Saturday, June 05, 2010

Marrakech, Morocco

Marrakech, Morocco
Monday, May 31, 2010

Salama sent an email message that our driver would pick us up at the pier at 7:00, and we were the first ones off the ship. We saw a line of cars and vans picking up passengers, but our driver was not there. Some other passengers were also missing their drivers and we learned that there was a hold-up for some reason, and some drivers were not getting through the gate to the pier. After 15 minutes, we saw a line of drivers coming to the pier, and our driver was the first one. His name was Yassin. We hopped in, and off we went to Marrakech.

The day was cool and clear, and the humidity was low. It was a perfect day. Bas had looked up the forecast temperature in Marrakech, and he reported a temperature of 100 F was forecast. We were dressed in cool clothes, ready for the day. We also knew that we would be inside the air conditioned van, so we were not concerned. It felt good to be in Casablanca again. We were in a hurry to get through the traffic and get on the road to Marrakech, but we faced morning rush hour traffic as people were on their way to work, and the going was slow. I enjoyed seeing the wide boulevards lined with palm trees, and I enjoyed seeing the different manner of dress of the women. We saw women completely covered except their eyes, and we saw women wearing jeans and tops, with no head scarves. Our driver, Yassin, proudly told us that Morocco is very tolerant of all manner of dress; he said that many women wear western-style of dress. We saw many women in slacks of one type or another (lots of jeans), but no dresses or skirts and blouses.

After half an hour, we exited Casablanca and entered a toll road to Marrakech. It was smooth sailing from then on; there was little traffic on the road that was completed only seven years ago, in 2003. The scenery was very flat farmland; rolling hills and dark, rich soil. The scene was very pretty, and it was unchanged for almost two hours until we reached the river; after that, the land was quite different -- very arid and rocky and not used much for farming. We saw many small herds of sheep, goats, and some milk cows. With each herd, one or two herders were present watching over them. We never see herders with herds of animals in America, so the sight was interesting. After the river, we also came upon very small walled towns, and Yassin said that the towns were inhabited by poor farmers and sheep herders. Every one of the towns or buildings had electricity, and many buildings had a TV dish on its roof.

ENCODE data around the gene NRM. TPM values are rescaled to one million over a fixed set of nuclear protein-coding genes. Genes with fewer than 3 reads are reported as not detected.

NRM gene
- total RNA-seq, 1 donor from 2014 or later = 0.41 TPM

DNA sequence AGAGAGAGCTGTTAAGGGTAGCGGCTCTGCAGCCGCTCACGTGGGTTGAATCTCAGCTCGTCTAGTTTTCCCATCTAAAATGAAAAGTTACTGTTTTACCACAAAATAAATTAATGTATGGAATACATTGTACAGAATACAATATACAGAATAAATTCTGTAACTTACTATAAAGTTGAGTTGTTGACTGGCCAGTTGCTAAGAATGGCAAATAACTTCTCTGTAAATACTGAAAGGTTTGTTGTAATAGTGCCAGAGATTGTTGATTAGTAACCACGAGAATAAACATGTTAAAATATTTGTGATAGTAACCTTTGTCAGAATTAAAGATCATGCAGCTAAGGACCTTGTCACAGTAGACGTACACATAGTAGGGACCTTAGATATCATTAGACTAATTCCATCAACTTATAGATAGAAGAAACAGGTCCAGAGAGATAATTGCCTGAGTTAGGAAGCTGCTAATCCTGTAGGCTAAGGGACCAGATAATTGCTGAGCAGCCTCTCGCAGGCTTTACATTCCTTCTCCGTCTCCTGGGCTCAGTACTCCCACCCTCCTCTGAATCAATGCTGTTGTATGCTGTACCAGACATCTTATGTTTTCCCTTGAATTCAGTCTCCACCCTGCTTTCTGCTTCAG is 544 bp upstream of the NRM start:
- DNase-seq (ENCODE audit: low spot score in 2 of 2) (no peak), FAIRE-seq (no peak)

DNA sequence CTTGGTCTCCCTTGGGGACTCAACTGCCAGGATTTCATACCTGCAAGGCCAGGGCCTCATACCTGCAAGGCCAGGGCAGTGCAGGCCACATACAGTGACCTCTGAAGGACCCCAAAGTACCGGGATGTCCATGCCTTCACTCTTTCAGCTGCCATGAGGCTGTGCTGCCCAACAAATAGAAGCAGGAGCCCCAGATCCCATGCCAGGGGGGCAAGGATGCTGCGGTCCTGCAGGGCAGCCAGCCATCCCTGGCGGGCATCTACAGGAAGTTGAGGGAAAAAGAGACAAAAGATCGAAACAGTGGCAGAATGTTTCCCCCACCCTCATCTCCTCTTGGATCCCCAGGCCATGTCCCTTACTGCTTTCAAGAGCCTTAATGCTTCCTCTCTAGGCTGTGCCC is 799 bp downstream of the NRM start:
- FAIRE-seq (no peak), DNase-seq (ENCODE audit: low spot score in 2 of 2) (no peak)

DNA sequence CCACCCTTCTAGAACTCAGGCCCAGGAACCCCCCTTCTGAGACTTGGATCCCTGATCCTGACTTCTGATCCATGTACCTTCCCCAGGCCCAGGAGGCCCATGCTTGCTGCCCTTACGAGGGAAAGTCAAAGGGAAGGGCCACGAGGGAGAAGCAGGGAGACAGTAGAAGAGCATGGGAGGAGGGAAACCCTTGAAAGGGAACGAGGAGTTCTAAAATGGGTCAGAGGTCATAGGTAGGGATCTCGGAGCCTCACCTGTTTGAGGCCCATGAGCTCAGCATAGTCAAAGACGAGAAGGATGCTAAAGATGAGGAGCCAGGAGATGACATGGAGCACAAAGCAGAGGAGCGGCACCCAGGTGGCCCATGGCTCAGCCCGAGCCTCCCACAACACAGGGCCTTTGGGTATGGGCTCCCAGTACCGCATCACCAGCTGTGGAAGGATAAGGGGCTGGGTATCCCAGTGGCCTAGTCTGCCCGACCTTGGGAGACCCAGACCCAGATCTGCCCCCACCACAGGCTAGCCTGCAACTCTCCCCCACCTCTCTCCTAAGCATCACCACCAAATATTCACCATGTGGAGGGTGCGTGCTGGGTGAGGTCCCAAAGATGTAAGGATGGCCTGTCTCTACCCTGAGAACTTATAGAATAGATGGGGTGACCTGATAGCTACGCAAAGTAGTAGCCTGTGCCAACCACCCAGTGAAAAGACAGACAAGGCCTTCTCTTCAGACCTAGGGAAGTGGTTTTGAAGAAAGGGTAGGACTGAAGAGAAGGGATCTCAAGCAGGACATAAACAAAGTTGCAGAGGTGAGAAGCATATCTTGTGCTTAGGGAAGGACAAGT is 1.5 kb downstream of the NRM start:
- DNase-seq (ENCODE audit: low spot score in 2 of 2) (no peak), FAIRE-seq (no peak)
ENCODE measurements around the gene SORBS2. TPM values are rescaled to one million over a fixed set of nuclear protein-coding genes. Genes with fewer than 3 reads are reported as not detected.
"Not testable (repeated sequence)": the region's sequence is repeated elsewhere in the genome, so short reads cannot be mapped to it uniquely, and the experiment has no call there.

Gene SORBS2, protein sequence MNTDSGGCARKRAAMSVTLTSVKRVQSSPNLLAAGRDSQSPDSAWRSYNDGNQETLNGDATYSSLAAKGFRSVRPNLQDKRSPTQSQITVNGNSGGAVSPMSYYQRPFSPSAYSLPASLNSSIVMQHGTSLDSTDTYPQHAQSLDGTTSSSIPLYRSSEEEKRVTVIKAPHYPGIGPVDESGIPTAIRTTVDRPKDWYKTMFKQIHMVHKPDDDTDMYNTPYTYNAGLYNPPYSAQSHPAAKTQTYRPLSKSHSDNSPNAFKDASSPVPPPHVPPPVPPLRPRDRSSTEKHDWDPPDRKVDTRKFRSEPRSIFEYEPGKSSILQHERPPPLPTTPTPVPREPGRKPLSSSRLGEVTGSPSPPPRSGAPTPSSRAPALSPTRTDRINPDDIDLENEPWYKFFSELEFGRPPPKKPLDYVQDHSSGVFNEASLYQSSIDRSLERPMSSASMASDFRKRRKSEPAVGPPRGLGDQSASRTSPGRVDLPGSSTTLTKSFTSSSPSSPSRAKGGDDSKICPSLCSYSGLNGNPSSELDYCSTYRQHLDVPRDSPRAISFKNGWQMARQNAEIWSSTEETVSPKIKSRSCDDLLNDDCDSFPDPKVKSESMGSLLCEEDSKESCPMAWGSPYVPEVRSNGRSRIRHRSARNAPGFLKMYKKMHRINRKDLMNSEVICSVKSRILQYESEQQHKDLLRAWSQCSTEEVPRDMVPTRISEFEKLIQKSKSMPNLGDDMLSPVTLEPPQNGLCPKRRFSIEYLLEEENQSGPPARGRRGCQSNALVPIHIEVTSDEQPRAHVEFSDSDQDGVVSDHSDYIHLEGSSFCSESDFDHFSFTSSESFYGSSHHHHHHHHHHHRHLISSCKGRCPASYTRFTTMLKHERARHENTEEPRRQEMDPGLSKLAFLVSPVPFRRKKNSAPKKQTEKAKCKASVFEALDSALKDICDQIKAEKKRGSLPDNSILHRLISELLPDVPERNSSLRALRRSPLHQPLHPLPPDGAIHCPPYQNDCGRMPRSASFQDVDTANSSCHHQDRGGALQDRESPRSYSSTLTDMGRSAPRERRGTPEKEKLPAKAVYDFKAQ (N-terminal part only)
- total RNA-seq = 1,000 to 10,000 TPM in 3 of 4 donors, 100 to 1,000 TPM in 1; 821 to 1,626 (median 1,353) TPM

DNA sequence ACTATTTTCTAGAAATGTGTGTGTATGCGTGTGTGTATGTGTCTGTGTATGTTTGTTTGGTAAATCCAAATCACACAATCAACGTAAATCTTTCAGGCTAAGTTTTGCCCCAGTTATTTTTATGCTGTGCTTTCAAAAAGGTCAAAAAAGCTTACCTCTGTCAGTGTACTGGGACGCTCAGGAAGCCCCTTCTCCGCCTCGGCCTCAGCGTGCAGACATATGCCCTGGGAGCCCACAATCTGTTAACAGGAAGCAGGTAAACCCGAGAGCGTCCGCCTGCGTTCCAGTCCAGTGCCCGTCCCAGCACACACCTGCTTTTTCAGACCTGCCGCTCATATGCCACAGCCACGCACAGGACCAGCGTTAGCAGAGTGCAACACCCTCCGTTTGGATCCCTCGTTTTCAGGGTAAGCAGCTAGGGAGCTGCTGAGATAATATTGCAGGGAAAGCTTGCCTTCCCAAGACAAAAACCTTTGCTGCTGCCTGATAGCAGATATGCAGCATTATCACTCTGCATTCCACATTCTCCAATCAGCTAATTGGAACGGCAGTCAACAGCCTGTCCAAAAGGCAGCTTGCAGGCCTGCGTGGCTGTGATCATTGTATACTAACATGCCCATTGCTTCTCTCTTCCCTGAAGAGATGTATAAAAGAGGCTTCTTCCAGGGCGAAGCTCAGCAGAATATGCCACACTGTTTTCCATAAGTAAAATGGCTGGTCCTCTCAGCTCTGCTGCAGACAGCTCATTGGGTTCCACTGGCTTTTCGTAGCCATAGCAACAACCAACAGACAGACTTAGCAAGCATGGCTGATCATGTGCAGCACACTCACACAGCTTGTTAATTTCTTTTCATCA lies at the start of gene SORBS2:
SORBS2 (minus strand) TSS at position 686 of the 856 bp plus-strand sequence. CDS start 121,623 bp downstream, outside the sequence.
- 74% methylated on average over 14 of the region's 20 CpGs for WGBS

After three hours, we reached Marrakech, and it was very different from what I had imagined. Marrakech is a very flat town, and it is very modern and very prosperous. As we entered the city of one million, we saw many new apartment buildings and many new homes. I was expecting the city to be a “red” city, with buildings the color of the “red” soil; however, the soil is not as red as I expected, and the buildings are a reddish tan color, rather than the deeper red color I had expected. Marrakech seemed very French to me with its wide boulevards and many buildings with balconies. The city feels very modern, and Yassin proudly boasted that Marrakech is the most modern city in Morocco; “Until you have seen Marrakech, you have not seen Morocco,” he said. Although most women wore head scarves, few of them wore abayas, and almost none had their faces covered. Motor bikes were everywhere, and were a menace in traffic, but cars were also everywhere.

We picked up Salama at a hotel, and we went directly to the medina. We entered through the Bab el Jdid gate and walked to the Koutoubia Mosque, which dates from the early 12th century. Yassin then drove us to the “back” side of the souk area, where we visited the intricately ornate Ali ben Youssef Medersa, the former Islamic school. What a beautiful marvel that building is. We then entered the souks, where we spent most of our time in Marrakech. Salama led us through one area after another, and we took as many photos as we could take. Salama had told us that if we wanted to take photos of people, we should ask them first; some would permit photos and others would not. Some would ask for a small amount of money for a photo, and Salama agreed to give them a coin each time we asked him to. We also gave coins to some of the ones who agreed to let us photograph them. We got dozens of photos of the souk and of people in the souk. We hope some of the photos will be good.

After a time, Salama took us to a Berber rug weaving store, and we looked at many beautiful rugs as we drank soft drinks. After a time, we worked our way through the souks to the great square in the medina, Djemaa el Fna, where we bought some dates, which were incredibly delicious. We then sat on an upstairs outdoor balcony restaurant and drank soft drinks as we watched the scene below. Snake charmers, fortune tellers, monkey trainers, and all sorts of people selling all sorts of items. It was truly a carnival. Many people said that the square is far busier and more interesting in the evenings. Our time was drawing short and we had to leave much too soon. As we exited the medina to join the van, we looked down many streets to see one incredible view after another, and we knew that we must go back to Marrakech to absorb the city more fully. Salama took us to one last gate, the beautiful Bab Agnanou, for a photo, and we had to leave the medina to head back to Casablanca. We dropped Salama back at the hotel, and we were off.

The drive back did not seem as long as the drive over, but it lasted more than three hours. When we got back to Casablanca, we had time to drive by the great Hassan II mosque for a photo, and then Yassin returned us to the ship. The day was truly great, and we must return to Marrakech some day.

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